“This burgeoning market will be about triple the size of today’s entire lithium-ion-battery market for consumer applications such as laptop computers and cell phones,” said Mosquet, noting that the forecast applies to all the components sold to OEMs for battery packs.
The report, titled Batteries for Electric Cars: Challenges, Opportunities and the Outlook to 2020, is a companion piece to a report BCG published in January 2009 on the future of alternative power-train technologies (The Comeback of the Electric Car? How Real, How Soon, and What Must Happen Next). The new report’s findings are based on a detailed analysis of existing e-car battery research and interviews with more than 50 battery suppliers, auto OEMs, university researchers, start-up battery-technology companies, and government agencies across Asia, the United States, and Western Europe. The report also draws on the firm’s extensive work with auto OEMs and suppliers worldwide.
To show how battery costs will decline, BCG uses the example of a typical supplier of lithium-nickel-cobalt-aluminum (NCA) batteries-one of the most prominent technologies for automotive applications. BCG’s analysis suggests that by 2020, the price that OEMs pay for NCA batteries will decrease by 60 to 65 percent, from current levels of $990-$1,220 per kWh to $360-$440 per kWh. So the cost for a 15-kWh NCA range-extender pack would fall from around $16,000 to about $6,000. The price to consumers will similarly fall, from $1,400-$1,800 per kWh to $570-$700 per kWh-or $8,000-$10,000 for the same pack.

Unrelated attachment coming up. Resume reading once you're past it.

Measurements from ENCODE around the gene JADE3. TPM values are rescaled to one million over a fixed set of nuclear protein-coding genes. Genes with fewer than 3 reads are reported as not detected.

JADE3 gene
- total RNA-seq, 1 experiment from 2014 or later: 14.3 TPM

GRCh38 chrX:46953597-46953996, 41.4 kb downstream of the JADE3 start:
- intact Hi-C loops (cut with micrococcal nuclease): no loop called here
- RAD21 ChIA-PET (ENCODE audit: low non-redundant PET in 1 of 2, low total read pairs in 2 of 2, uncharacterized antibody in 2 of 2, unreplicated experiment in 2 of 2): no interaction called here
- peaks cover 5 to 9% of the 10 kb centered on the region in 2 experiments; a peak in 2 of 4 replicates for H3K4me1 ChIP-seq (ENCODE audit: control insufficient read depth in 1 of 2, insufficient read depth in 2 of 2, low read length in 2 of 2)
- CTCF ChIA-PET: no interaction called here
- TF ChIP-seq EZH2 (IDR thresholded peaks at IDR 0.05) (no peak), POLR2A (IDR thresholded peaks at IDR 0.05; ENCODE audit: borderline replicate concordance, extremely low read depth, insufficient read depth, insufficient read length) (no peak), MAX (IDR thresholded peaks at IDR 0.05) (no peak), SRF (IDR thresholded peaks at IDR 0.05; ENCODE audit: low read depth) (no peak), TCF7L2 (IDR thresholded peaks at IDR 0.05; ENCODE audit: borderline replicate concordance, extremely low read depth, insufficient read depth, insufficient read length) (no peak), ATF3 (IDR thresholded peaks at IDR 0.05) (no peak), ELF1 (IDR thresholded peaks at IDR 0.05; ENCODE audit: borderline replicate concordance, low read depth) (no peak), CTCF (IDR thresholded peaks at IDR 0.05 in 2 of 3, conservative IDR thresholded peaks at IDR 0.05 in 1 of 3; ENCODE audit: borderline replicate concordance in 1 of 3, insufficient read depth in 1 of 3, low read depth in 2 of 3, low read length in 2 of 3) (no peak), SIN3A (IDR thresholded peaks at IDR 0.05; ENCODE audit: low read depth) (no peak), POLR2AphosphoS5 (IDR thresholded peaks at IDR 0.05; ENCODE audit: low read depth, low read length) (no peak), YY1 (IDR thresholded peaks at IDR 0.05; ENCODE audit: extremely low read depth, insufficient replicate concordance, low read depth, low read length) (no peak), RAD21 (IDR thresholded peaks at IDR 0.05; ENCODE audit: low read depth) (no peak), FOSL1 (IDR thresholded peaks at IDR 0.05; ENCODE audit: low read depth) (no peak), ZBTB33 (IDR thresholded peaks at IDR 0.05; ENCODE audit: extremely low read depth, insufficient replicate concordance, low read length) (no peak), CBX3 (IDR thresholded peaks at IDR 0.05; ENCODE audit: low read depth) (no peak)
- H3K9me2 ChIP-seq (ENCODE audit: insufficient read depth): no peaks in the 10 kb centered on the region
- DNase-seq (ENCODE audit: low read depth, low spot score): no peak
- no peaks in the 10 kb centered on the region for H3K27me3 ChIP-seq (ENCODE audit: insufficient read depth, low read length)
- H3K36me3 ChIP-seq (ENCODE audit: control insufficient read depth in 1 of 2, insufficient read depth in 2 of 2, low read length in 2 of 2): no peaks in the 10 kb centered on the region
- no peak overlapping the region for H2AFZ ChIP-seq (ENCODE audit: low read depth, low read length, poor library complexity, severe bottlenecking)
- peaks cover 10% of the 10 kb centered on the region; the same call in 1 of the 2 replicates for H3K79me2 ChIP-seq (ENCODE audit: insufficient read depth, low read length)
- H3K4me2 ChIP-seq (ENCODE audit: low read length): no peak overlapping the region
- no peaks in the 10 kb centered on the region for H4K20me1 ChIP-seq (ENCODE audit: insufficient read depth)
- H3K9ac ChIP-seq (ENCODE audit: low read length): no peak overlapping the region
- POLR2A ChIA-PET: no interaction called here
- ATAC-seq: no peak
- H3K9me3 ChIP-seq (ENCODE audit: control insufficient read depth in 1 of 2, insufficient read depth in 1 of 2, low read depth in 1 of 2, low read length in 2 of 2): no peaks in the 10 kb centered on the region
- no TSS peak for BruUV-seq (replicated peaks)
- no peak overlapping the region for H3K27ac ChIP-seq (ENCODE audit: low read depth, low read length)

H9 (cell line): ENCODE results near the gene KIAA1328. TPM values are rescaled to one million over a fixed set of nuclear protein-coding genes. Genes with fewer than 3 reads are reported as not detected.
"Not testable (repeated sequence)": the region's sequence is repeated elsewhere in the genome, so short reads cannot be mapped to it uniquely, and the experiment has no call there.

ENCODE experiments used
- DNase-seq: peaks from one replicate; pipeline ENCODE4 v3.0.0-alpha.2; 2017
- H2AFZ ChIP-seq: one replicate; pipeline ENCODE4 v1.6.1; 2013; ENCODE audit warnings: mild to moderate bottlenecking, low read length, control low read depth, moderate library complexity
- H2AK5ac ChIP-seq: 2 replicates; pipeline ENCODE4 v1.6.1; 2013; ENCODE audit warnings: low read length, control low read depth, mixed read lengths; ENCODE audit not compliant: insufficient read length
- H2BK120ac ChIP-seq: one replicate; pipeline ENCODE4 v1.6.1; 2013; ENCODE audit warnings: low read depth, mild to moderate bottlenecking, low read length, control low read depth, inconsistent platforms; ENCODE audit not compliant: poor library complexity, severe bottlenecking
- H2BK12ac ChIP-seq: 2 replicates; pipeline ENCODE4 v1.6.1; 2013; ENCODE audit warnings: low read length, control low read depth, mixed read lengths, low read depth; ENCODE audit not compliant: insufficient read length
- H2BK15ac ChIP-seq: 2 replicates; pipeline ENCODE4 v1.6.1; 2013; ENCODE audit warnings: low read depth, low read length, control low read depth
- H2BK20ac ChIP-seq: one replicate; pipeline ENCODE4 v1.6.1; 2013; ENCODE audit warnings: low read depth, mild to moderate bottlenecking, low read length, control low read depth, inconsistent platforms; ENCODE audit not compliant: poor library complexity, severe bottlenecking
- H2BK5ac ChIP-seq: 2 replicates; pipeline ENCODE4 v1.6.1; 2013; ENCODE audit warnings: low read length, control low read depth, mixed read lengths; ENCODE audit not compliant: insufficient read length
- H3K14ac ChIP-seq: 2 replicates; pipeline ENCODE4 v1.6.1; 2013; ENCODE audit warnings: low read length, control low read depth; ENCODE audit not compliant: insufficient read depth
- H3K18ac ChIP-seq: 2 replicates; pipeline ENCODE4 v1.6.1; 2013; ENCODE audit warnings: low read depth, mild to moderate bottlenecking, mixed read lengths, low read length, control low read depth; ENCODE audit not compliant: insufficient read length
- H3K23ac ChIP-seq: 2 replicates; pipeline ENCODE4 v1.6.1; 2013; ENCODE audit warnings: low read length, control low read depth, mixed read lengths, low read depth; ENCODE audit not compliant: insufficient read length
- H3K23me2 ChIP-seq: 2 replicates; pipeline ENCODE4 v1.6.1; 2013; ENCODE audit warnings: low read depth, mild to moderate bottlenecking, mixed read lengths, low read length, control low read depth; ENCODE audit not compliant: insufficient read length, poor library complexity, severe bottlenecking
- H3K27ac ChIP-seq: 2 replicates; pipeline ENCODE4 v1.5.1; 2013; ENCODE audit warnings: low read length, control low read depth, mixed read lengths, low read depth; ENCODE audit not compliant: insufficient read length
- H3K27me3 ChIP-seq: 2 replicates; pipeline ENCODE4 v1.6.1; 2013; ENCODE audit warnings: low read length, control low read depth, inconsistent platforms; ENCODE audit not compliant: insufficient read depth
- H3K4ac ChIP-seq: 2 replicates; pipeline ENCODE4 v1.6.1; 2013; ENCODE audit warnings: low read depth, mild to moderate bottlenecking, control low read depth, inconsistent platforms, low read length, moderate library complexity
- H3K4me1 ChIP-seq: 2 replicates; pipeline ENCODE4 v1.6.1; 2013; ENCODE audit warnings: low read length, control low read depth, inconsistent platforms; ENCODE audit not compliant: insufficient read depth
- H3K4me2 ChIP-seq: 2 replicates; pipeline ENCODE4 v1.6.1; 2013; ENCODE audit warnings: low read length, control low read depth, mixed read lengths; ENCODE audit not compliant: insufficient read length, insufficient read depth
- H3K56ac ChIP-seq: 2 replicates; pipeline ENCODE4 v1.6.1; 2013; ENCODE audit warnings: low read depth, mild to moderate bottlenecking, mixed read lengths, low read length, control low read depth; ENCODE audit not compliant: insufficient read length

“A number of market surveys suggest that consumers want to break even on the higher purchase price of an electric vehicle in three years,” said Massimo Russo, a Boston-based partner and coauthor of the report. According to BCG’s analysis, in order for U.S. purchasers of electric cars in 2020 to break even in three years, the market would have to meet either one of the following three hypothetical conditions in full or some combination of them to a lesser degree: an oil price increase from $100 per barrel (BCG’s forecast price) to $300 per barrel; a 200 percent increase in gasoline prices caused by higher oil prices, higher taxes, or both; or $7,500 in government incentives available per car purchased, consistent with currently approved EV incentives.
“While it’s unlikely that any of these factors alone will allow buyers to break even in three years, it is possible that some combination of these and related factors might contribute to such a breakeven period,” Russo said.
Beyond cost, other key challenges facing the EV battery market are energy storage capacity, charging time, and infrastructure needs. BCG believes that pending a major breakthrough, batteries will continue to limit the driving range of fully electric vehicles to some 150-250 kilometers (about 100-150 miles) between charges. As a result, fully electric vehicles that are as convenient as ICE-based cars-meaning that they can travel 500 kilometers (312 miles) on a single charge and can recharge in a matter of minutes-are unlikely to be available for the mass market by 2020.
“In view of the need for a pervasive infrastructure for charging or swapping batteries, the adoption of fully electric vehicles in 2020 may be limited to specific applications, such as commercial fleets, commuter cars, and cars that are confined to a prescribed range of use,” the report concludes.